Reliance began its ecommerce journey with AJIO in 2016, followed by JioMart in 2020 and added Tira in 2023. It also entered new areas through acquisitions such as epharmacy Netmeds, Urban Ladder, Just Dial, Milkbasket, lingerie maker Clovia and Alia Bhatt’s D2C brand Ed-a-mamma between 2020 and 2023.
For many years, AJIO was the lone horse battling the likes of Myntra, Nykaa, Flipkart and Amazon. Besides this, Reliance put up its brands on marketplaces to get the right revenue mix.
The addition of JioMart and Tira as channels will prove critical for Reliance in the long run because native revenue is any day more profitable than non-native channels.
Analysts believe that having an array of exclusive brands will be advantageous for fashion through AJIO or beauty and personal care through Tira in the long run, since Reliance can create a walled garden effect.
On the horizontal marketplace side, JioMart is expected to face stern competition not just from Tata-owned BigBasket, Amazon or Flipkart, but also quick commerce players that have emerged as real disruptors in the metros.
Talking about the Reliance Jio Stack, Bisen added that when Jio entered telco, it disrupted lives for existing players.
Reliance’s track record in establishing and nurturing new platforms is evident from its experience with AJIO, which it supported for many years. Additionally, its ability to attract the best talent and provide exposure to new platforms gives it a competitive edge. Those watching Reliance expect a similar strategy to be adopted for Tira, which is the latest platform to emerge from Reliance Retail.
The Tira offline store is expected to have technology-enabled features such as virtual try-on rooms, skin analyser, personalisation engines and smart assistance. This is said to be its key differentiation in retail.
“For Tira, a big chunk of revenue will initially go towards marketing and customer acquisition, at least for the first couple of years, as it is a new brand. More than marketing, Reliance will look at discounting more prominently. Reliance will try to give higher discounts compared to other players,” according to Karan Taurani of Elara Advisors.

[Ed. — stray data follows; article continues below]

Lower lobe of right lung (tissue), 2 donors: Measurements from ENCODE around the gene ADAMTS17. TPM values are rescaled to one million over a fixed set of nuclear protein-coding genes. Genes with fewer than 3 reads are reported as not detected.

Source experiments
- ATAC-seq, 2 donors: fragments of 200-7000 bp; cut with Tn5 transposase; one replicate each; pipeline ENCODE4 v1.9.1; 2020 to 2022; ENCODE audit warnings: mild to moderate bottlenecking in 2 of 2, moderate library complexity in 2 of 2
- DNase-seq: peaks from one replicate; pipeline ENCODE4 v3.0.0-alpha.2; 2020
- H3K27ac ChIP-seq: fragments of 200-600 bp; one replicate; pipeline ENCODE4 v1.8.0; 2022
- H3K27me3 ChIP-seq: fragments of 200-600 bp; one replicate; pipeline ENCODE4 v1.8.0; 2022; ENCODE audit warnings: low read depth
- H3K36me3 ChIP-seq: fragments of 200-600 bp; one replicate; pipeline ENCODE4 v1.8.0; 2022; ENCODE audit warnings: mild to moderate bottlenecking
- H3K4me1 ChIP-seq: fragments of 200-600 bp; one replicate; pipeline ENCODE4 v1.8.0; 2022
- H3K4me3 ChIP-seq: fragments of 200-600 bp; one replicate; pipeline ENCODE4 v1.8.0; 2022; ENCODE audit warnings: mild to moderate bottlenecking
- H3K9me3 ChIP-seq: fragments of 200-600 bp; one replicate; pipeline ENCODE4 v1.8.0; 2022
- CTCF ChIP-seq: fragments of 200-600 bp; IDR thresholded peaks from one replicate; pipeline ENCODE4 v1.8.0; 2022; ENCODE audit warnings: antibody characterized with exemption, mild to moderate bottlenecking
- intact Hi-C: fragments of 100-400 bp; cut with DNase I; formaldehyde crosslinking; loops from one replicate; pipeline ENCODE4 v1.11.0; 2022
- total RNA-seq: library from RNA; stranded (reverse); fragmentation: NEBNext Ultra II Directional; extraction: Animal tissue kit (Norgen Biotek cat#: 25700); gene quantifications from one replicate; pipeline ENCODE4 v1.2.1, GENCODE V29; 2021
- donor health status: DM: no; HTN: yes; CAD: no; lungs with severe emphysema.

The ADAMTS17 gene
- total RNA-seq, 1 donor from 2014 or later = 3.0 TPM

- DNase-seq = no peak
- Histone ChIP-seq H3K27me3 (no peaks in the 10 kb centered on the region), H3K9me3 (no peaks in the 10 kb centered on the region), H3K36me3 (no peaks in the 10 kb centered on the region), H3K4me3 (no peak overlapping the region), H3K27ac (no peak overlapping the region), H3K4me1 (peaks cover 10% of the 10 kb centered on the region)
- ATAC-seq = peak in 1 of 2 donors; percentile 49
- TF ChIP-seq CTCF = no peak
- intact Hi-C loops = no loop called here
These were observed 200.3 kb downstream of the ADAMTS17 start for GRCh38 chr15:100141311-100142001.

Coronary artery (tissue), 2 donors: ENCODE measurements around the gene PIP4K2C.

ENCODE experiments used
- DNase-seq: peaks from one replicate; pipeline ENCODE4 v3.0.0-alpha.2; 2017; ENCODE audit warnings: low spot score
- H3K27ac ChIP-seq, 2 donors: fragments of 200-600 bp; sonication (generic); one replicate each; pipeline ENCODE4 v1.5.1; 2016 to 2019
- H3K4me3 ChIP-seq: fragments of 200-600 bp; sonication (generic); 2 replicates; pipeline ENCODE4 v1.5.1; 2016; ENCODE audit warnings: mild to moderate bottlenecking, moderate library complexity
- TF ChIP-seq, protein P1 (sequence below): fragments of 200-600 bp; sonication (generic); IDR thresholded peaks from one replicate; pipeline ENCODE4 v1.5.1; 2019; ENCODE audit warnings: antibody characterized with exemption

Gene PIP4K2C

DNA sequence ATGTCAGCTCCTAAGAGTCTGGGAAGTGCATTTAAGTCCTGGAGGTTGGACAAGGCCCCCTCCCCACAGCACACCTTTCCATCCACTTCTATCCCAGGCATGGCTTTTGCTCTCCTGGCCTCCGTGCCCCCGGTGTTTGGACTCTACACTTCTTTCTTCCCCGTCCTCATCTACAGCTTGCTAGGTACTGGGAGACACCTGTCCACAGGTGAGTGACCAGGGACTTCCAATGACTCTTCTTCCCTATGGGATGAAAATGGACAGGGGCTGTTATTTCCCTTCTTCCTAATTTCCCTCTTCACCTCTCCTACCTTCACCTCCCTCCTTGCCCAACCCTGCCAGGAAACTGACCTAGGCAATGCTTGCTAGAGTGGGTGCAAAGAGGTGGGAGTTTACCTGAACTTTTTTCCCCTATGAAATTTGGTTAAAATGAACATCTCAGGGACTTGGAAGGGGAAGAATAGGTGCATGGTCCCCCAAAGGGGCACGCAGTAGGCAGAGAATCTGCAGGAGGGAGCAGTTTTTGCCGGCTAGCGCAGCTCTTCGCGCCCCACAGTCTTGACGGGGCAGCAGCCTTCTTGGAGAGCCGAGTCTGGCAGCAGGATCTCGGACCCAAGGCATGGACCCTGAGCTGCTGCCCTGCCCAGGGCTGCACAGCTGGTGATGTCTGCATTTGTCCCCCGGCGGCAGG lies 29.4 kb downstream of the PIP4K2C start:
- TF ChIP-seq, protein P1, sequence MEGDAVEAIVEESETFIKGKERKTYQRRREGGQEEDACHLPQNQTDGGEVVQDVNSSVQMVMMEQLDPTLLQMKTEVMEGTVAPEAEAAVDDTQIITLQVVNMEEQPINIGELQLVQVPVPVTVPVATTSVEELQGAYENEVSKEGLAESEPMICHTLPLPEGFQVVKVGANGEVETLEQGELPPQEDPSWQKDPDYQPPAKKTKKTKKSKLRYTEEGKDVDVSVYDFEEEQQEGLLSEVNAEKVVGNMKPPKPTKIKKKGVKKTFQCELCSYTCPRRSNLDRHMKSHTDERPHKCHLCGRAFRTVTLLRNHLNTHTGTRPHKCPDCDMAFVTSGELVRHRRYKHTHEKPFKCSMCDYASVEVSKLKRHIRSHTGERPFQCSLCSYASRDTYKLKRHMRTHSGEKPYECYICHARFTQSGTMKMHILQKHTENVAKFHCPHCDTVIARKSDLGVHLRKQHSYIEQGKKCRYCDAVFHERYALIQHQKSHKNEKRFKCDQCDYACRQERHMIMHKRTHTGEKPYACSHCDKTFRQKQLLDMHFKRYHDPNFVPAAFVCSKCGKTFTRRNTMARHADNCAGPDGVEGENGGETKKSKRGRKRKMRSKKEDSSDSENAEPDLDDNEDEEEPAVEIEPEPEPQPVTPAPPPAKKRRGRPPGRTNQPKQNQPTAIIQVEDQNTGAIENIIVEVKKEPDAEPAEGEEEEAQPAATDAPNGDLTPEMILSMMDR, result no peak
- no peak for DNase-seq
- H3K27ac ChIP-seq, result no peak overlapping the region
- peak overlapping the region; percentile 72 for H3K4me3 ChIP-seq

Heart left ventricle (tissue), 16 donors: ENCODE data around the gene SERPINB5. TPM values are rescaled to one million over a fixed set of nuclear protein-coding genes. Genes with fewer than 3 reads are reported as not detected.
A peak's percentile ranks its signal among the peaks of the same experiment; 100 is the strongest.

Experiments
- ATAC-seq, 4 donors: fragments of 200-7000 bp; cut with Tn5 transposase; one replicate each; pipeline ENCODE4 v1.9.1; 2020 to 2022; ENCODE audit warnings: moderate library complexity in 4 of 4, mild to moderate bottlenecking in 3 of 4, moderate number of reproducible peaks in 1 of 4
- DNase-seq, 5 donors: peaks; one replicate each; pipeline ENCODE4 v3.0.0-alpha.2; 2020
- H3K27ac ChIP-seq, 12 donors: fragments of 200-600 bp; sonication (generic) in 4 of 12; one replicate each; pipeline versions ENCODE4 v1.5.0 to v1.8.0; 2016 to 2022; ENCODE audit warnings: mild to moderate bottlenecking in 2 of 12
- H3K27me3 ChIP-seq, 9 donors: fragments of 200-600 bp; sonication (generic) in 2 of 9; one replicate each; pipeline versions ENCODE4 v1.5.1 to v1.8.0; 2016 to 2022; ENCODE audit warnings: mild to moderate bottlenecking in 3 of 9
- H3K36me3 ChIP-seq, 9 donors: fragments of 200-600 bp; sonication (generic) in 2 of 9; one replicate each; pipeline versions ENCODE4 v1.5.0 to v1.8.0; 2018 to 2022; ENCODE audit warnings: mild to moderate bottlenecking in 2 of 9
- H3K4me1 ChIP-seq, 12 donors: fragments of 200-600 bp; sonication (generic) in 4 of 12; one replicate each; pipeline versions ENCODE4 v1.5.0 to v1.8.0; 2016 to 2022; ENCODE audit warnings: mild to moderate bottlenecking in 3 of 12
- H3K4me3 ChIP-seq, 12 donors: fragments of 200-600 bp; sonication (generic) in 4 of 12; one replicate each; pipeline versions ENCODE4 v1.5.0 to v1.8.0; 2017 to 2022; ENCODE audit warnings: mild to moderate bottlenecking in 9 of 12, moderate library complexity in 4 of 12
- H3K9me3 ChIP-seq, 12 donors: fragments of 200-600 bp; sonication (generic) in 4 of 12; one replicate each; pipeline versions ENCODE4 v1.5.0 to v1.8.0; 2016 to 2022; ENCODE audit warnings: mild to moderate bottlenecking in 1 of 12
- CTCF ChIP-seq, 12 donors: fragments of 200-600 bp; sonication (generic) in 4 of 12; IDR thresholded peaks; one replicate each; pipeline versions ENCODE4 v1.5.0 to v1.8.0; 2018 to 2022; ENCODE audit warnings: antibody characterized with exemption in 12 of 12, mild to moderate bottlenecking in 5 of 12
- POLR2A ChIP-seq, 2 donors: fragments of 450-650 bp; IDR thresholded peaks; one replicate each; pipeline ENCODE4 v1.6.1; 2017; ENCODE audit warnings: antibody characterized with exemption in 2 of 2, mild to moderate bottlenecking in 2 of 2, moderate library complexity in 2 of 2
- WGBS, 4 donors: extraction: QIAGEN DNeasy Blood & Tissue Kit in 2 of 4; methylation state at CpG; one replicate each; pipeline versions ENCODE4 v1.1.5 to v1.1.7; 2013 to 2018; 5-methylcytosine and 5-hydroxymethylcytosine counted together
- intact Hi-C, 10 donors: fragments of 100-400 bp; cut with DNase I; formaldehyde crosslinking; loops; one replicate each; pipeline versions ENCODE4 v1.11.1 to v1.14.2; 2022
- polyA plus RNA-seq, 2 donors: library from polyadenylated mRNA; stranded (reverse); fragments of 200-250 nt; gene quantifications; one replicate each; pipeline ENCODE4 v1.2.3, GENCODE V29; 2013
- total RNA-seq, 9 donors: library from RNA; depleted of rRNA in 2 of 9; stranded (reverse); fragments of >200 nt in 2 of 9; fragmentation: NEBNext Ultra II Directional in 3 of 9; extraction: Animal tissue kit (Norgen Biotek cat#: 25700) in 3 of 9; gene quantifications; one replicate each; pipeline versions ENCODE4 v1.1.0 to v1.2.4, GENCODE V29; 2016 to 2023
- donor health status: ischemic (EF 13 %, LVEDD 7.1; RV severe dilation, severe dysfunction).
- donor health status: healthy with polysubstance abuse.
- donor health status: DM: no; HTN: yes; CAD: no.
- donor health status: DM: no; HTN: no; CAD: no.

Reliance’s Media Dominance Growing
It’s hard to believe that JioCinema, a service that did not exist till late 2022, is the biggest OTT platform in India today. With Disney+ Hotstar expected to be acquired by JioCinema, it would also very soon be the biggest streaming platform for live sports in India.
In the past one year, JioCinema has snatched the digital streaming rights for the IPL and other marquee properties from Disney+ Hotstar. JioCinema is today billing itself as the home of Indian cricket, which naturally brings in millions of subscribers.
Analysts now expect JioCinema to turn on the monetisation pipeline. It has already launched a subscription tier and is likely to put IPL 2024 behind a paywall of some kind. In just under eight months after its launch, JioCinema has 221 Mn monthly active users as of June 2023, according to reports.
Of course, beyond OTT and streaming, Reliance has the might and reach of Network18 with its various TV channels and digital publications, as well as production houses for motion pictures, and Mumbai Indians, which has won the IPL five times. These form a key part of the distribution side of the Reliance Jio Stack as well.
They help drive Reliance’s empire of products and services, as was evident during the IPL 2023, when Reliance products such as Tira and AJIO featured heavily during ad breaks.
JioCinema has the potential to become a very cost-effective sales funnel for Reliance platforms in the long run. Reliance can leverage the scale to succeed at formats such as live commerce, which have so far failed to take off due to the lack of vertical integration.
“The Reliance Jio Stack, or whatever you want to call it, is all about unlocking this vertical integration across all segments, unlike ever done before,” says the Mumbai-based investor quoted above.
The Final Frontier: Financial Services
While we expected Reliance to do something about fintech in the long run, the launch of Jio Financial Services this year was still something of a surprise. From payments to insurance to investment tech, JFS is set to disrupt several key fintech segments and pose a significant threat to existing players — both startups as well as legacy BFSI companies.